One of the greatest film critics of all time, André Bazin, posed the question in the title of one of his books, ‘Qu’est-ce que le cinéma ?’ – ‘What is cinema?’ I believe that this question can be furthered in relation to an evergreen star of cinema; ‘What is cinema without actors like Charlotte Rampling?’
The actress in question may not be the greatest or most recognised over her period yet cinema would be a far less interesting place without her presence and uniqueness.
With that in mind, it brings great excitement to see the upcoming DVD release of Angelina Maccarone’s biopic, The Look. This is an extraordinary work which was warmly received at last year’s Cannes Film Festival and will be out on DVD release in the UK on Monday 30 April.
It centres on the aforementioned Charlotte Rampling, an actress the French label as La Légende. Now 65, this Essex-born actress remains an intriguing and fascinating on-screen presence, the most recent example being in Lars von Trier’s Melancholia. It is Rampling’s evocative facial expression that has influenced the documentary’s title; The Look – a term originally coined in reference to Rampling by two-time co-star, Dirk Bogarde.
Bogarde was once quoted as saying, “I have seen the Look under many different circumstances…the glowing emerald eyes turn to steel within a second, [and] fade gently to the softest, tenderist, most doe-eyed bracken-brown”. The duality of Rampling’s gaze, seen over several decades now, has been one of the great cinematic looks to appear on-screen.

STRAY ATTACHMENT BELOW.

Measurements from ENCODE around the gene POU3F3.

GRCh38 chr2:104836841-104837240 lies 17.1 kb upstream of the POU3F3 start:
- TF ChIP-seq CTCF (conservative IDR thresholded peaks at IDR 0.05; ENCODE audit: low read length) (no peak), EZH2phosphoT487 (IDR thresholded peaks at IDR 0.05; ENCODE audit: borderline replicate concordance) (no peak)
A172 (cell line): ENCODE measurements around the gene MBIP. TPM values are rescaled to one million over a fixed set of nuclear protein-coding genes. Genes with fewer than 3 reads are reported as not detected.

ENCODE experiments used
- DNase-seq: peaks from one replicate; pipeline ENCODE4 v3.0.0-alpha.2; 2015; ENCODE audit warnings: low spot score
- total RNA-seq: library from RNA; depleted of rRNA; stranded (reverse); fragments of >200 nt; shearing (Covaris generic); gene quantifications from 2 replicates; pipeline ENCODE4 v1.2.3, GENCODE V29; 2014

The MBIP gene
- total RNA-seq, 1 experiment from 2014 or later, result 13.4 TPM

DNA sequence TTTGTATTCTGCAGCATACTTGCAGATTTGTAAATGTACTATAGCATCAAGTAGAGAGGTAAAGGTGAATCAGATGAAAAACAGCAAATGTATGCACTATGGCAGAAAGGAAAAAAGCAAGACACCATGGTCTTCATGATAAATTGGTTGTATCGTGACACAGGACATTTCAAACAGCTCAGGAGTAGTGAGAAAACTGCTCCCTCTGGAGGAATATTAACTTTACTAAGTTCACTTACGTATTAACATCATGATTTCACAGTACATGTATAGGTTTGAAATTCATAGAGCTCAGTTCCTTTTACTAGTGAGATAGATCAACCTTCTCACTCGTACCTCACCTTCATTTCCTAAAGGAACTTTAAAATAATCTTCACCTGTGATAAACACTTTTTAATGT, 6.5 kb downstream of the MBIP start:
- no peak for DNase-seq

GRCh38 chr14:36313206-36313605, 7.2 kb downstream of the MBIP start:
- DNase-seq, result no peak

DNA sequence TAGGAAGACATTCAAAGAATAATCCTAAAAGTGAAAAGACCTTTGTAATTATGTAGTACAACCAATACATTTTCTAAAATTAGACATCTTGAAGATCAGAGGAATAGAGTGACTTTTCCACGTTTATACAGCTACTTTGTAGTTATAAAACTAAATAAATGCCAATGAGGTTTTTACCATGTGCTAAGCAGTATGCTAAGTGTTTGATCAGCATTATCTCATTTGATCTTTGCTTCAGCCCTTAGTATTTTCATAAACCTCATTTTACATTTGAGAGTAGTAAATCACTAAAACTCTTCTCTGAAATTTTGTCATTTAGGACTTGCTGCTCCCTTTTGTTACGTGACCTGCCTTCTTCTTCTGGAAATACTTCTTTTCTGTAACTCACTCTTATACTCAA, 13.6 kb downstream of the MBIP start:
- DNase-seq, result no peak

The Look is not the most conventional of biographical documentaries, in part mainly due to Rampling’s influence and final say over all aspects of the project. The structure of the work is separated by eight themes chosen by the director and subject (Rampling): Exposure, Age, Resonance, Taboo, Desire, Demons, Death and Love.
Each section sees Rampling discuss an individual theme with people such as photographer Peter Lindbergh and author Paul Auster. Rampling travels the globe in search of friends and colleagues, going from London to New York to Paris, stopping off in cafés, hotel rooms and a houseboat.
She has clearly led an interesting life, much of which stems from her father’s decision (an army colonel who worked abroad) to place his two daughters in a French school when Rampling was only nine years old. The obvious language barrier made this experience a lonely one where it took her nine months before she could communicate with her fellow pupils.